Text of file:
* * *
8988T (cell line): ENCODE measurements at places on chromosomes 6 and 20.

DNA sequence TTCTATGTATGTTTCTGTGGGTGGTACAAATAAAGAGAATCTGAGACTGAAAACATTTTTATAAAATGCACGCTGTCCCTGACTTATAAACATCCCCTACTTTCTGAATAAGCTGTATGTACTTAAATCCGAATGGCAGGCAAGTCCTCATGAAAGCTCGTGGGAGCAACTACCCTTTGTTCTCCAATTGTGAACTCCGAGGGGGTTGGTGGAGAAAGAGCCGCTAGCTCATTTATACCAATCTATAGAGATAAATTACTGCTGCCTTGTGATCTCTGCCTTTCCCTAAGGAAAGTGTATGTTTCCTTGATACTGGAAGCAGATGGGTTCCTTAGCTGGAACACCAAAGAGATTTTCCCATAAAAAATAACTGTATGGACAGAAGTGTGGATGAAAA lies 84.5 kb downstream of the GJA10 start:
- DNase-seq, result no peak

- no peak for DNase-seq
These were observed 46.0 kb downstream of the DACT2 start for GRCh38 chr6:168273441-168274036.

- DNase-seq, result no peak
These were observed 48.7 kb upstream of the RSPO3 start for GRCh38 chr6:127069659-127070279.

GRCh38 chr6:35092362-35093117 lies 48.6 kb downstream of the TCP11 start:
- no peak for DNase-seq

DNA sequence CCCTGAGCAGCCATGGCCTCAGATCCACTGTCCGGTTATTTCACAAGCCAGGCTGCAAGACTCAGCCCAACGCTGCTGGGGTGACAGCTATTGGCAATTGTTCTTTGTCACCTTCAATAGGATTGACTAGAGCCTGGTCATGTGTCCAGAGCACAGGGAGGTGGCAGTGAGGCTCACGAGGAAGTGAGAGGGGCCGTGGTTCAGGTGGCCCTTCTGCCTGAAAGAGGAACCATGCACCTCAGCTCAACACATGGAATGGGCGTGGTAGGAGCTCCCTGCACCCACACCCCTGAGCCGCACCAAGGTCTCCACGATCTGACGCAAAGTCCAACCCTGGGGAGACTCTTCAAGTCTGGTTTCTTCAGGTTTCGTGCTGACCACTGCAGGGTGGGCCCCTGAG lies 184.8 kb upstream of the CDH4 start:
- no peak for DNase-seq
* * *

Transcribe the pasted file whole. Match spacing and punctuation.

8988T (cell line): ENCODE measurements at places on chromosomes 6 and 20.

DNA sequence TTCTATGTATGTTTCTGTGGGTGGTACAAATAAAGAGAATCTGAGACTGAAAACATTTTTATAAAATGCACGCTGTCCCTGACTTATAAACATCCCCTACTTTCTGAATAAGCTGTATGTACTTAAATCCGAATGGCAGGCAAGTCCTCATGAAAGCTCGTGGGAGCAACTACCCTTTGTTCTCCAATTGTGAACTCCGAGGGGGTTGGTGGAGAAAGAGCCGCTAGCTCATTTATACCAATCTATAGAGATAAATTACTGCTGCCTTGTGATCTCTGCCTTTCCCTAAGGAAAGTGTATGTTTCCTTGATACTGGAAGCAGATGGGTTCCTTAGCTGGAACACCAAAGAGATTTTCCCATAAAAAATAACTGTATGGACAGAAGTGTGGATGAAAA lies 84.5 kb downstream of the GJA10 start:
- DNase-seq, result no peak

- no peak for DNase-seq
These were observed 46.0 kb downstream of the DACT2 start for GRCh38 chr6:168273441-168274036.

- DNase-seq, result no peak
These were observed 48.7 kb upstream of the RSPO3 start for GRCh38 chr6:127069659-127070279.

GRCh38 chr6:35092362-35093117 lies 48.6 kb downstream of the TCP11 start:
- no peak for DNase-seq

DNA sequence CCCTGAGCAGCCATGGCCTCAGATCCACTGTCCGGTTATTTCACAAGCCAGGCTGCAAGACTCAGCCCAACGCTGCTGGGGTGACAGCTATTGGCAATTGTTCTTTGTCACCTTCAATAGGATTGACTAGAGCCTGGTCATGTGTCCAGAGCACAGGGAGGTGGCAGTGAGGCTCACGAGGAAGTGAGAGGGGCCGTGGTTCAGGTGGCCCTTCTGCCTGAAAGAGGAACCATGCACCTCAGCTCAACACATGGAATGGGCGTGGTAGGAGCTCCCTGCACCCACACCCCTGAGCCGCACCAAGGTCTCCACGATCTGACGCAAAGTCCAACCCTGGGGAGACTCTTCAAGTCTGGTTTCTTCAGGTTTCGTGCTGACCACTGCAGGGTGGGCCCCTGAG lies 184.8 kb upstream of the CDH4 start:
- no peak for DNase-seq